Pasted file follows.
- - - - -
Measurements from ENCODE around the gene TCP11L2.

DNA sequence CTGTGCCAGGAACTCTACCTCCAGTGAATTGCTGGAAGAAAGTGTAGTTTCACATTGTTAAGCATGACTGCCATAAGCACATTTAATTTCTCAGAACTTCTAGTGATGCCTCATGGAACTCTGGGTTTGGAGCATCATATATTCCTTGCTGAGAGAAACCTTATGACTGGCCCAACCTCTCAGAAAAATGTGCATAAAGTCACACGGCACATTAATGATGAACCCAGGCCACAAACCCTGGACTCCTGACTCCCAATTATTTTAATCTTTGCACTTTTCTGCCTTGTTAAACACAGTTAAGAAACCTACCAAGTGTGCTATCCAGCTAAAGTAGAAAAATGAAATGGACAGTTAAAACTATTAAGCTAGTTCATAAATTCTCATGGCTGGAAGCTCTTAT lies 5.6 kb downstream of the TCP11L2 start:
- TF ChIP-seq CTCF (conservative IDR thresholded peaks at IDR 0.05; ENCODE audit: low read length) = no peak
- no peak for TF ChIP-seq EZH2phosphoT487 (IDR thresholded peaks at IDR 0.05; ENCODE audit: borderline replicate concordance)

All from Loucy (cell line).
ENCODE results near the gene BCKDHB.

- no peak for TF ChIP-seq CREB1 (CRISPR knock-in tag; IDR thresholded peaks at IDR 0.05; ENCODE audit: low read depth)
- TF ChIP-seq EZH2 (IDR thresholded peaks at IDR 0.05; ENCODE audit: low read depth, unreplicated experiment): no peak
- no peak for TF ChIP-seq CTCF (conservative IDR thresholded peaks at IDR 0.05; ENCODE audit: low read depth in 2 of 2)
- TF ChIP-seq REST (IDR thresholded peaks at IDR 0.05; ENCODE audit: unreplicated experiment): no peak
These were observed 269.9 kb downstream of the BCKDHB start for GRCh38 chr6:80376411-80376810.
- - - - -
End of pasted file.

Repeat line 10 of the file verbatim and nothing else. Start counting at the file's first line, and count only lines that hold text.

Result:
- TF ChIP-seq REST (IDR thresholded peaks at IDR 0.05; ENCODE audit: unreplicated experiment): no peak